At their facility in Romeo, Michigan, Romeo RIM manufactures plastic components such as bumpers, fascia, side panels, hoods and engine cowlings for trucks, recreational vehicles, and tractors/heavy equipment, as well as components for other consumer products. Products are made of polyurethane and other materials using reaction injection molding (RIM) equipment. These operations occur in a closed mold (also known as a clamp) where a resin and a catalyst are injected into the mold to react and form a solid plastic component. The facility is an existing Title V major source for both volatile organic compounds (VOCs) and hazardous air pollutants (HAPs), and Macomb County is currently classified as a non-attainment area for ozone.
Romeo RIM planned to decommission three RIM clamps and relocate two remaining RIM clamps to provide space for new production equipment and operations. Barr developed permit to install (PTI) application materials for the decommissioning and evaluated the effects of relocation of the two remaining clamps under Michigan air rules exemptions as a non-meaningful change to a source of toxic air contaminants (TAC). This allowed decommissioning and relocation activities to begin immediately.
When Romeo RIM subsequently planned to install two new RIM clamps to produce exterior body components for delivery trucks, Barr assisted in evaluating the project and determined a PTI application was required. The evaluation included working closely with chemists and production specialists from the resin-package supplier to assess the minimal VOC emissions associated with the reaction and to estimate potential VOC emissions assuming maximum operating levels.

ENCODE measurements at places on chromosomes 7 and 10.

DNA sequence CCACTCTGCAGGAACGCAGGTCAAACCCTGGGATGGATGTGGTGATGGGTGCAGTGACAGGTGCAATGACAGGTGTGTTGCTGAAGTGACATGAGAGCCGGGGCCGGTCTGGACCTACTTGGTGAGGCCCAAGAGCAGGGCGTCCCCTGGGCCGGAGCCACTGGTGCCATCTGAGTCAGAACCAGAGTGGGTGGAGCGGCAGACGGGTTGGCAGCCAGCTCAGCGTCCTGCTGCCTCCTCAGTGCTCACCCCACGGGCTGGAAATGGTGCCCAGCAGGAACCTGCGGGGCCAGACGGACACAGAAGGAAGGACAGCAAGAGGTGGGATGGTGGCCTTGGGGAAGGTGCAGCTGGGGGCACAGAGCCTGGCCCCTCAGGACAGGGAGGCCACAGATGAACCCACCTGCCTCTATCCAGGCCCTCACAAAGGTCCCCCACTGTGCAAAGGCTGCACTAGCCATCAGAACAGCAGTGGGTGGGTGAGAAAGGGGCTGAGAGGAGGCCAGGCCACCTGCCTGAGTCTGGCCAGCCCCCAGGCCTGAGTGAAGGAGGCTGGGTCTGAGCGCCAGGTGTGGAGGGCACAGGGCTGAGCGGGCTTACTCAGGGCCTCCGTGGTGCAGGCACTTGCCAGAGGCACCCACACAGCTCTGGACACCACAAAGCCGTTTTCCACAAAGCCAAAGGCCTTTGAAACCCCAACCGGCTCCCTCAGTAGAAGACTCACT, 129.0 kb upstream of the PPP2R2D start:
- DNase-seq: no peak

To minimize Romeo RIM’s air permitting and compliance obligations, avoiding those required by non-attainment New Source Review (NSR), Barr developed synthetic minor emission limits and associated operational limits for the PTI application. These proposed permit conditions allowed sufficient flexibility for the planned production levels and allowed for future increase in production levels. Barr evaluated TAC ambient impact levels and best available control technology (BACT) requirements for TAC and VOCs to confirm the operation and associated emissions meet applicable Michigan air rules requirements.
Additionally, we assessed the compliance of project HAP emissions under the National Emission Standards for Hazardous Air Pollutants for Surface Coating of Plastic Parts and Products (NESHAP PPPP) for the coating of miscellaneous plastic parts and incorporated the equipment and operations into the facility’s existing PPPP compliance program.